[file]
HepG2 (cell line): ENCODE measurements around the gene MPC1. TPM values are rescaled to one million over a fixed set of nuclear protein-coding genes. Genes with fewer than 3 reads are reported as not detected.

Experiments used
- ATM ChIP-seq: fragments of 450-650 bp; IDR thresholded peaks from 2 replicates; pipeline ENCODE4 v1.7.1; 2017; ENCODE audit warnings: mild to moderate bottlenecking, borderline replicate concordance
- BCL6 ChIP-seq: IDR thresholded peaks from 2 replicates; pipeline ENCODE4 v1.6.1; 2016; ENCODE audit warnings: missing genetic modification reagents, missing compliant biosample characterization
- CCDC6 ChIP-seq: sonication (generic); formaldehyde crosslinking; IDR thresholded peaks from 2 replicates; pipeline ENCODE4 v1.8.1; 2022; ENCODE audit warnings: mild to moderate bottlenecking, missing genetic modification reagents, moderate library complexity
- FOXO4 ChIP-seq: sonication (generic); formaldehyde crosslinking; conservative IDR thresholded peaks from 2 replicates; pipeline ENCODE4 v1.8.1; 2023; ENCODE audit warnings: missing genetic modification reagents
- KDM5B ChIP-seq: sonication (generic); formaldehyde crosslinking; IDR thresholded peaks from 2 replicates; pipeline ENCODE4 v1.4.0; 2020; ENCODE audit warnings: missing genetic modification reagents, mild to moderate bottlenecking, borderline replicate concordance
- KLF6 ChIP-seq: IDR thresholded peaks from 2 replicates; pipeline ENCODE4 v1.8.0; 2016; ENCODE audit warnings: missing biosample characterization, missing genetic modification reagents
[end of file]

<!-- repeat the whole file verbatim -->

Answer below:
HepG2 (cell line): ENCODE measurements around the gene MPC1. TPM values are rescaled to one million over a fixed set of nuclear protein-coding genes. Genes with fewer than 3 reads are reported as not detected.

Experiments used
- ATM ChIP-seq: fragments of 450-650 bp; IDR thresholded peaks from 2 replicates; pipeline ENCODE4 v1.7.1; 2017; ENCODE audit warnings: mild to moderate bottlenecking, borderline replicate concordance
- BCL6 ChIP-seq: IDR thresholded peaks from 2 replicates; pipeline ENCODE4 v1.6.1; 2016; ENCODE audit warnings: missing genetic modification reagents, missing compliant biosample characterization
- CCDC6 ChIP-seq: sonication (generic); formaldehyde crosslinking; IDR thresholded peaks from 2 replicates; pipeline ENCODE4 v1.8.1; 2022; ENCODE audit warnings: mild to moderate bottlenecking, missing genetic modification reagents, moderate library complexity
- FOXO4 ChIP-seq: sonication (generic); formaldehyde crosslinking; conservative IDR thresholded peaks from 2 replicates; pipeline ENCODE4 v1.8.1; 2023; ENCODE audit warnings: missing genetic modification reagents
- KDM5B ChIP-seq: sonication (generic); formaldehyde crosslinking; IDR thresholded peaks from 2 replicates; pipeline ENCODE4 v1.4.0; 2020; ENCODE audit warnings: missing genetic modification reagents, mild to moderate bottlenecking, borderline replicate concordance
- KLF6 ChIP-seq: IDR thresholded peaks from 2 replicates; pipeline ENCODE4 v1.8.0; 2016; ENCODE audit warnings: missing biosample characterization, missing genetic modification reagents